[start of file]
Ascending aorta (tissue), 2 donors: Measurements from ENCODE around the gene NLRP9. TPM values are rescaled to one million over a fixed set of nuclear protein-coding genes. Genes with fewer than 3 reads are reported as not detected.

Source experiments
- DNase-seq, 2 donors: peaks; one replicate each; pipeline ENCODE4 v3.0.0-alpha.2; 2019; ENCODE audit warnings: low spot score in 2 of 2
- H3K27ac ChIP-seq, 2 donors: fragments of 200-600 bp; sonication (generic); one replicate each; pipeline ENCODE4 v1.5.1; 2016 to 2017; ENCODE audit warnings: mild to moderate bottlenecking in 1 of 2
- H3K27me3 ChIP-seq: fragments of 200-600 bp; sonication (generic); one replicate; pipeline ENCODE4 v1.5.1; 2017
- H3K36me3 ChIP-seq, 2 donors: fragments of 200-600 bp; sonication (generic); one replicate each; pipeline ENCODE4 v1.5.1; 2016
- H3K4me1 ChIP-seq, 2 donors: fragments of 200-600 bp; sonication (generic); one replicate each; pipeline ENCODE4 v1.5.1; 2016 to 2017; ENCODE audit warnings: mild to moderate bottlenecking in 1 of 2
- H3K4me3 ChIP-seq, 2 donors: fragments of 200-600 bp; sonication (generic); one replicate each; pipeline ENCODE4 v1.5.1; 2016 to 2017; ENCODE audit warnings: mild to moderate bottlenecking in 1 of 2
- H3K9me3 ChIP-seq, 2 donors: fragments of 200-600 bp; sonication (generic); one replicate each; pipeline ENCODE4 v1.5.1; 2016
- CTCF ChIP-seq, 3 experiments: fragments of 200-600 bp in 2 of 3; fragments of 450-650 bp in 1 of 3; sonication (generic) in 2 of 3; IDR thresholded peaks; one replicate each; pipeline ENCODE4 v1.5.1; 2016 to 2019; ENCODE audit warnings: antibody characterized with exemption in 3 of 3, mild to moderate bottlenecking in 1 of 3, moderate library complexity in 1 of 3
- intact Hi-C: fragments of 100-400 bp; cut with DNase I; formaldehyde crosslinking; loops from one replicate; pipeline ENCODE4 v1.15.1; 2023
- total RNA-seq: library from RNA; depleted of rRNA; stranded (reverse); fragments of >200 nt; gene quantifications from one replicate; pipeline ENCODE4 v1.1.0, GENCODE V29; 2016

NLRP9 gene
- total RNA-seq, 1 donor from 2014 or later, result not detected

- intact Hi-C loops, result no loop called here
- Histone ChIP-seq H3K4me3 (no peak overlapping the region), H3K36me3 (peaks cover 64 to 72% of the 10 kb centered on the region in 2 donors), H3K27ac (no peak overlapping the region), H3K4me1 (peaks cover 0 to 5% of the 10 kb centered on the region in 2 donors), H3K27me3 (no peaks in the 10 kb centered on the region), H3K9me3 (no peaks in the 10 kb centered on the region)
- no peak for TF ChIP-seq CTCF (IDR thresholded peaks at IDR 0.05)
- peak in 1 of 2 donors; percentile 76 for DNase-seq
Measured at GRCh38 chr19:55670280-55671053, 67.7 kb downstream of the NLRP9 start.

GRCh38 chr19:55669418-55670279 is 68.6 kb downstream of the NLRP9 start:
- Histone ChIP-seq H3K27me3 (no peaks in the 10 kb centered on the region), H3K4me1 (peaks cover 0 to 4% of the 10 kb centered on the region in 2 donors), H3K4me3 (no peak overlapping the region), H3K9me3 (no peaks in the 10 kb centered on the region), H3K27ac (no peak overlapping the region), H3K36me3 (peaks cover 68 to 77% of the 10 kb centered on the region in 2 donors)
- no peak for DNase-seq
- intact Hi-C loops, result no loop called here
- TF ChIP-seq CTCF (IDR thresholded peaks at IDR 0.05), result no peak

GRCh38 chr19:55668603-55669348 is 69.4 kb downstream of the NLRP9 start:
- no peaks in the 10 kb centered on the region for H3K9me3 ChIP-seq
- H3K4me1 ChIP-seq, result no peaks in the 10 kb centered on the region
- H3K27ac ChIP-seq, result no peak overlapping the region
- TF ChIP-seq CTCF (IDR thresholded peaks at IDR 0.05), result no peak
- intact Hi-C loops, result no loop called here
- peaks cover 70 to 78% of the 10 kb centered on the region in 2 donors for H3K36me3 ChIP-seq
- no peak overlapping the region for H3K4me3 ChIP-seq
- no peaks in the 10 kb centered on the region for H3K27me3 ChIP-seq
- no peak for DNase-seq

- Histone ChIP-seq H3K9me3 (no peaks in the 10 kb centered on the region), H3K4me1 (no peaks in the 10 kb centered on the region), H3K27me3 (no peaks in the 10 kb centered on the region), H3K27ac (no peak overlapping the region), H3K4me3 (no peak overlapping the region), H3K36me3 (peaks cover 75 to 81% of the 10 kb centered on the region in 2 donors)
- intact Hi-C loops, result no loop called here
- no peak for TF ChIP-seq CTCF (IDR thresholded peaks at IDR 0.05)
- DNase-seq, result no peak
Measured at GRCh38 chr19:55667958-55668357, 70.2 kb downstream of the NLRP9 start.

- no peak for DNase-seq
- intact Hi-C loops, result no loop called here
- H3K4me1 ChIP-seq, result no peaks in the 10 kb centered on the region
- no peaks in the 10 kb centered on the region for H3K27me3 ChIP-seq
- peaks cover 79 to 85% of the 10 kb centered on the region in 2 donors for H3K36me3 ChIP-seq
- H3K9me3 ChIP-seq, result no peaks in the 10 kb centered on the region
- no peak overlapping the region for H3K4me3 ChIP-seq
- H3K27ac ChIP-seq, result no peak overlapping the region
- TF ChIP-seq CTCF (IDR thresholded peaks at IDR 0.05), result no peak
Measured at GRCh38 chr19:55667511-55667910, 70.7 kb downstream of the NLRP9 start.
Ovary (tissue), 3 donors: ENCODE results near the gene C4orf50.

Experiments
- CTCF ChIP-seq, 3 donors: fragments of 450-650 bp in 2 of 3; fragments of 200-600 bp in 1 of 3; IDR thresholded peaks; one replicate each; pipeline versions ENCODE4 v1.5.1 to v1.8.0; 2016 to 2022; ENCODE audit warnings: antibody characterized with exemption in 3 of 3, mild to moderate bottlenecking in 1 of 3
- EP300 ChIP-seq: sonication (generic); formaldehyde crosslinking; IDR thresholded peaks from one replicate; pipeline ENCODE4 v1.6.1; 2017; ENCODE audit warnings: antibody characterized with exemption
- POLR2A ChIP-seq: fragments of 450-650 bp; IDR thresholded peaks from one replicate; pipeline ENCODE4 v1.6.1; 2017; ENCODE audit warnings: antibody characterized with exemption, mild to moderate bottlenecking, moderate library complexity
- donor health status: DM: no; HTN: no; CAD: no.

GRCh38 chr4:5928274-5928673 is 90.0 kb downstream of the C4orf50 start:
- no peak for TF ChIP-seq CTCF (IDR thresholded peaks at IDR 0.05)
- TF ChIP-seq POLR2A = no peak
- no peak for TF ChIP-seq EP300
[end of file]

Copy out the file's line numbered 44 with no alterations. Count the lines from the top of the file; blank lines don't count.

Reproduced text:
- peaks cover 79 to 85% of the 10 kb centered on the region in 2 donors for H3K36me3 ChIP-seq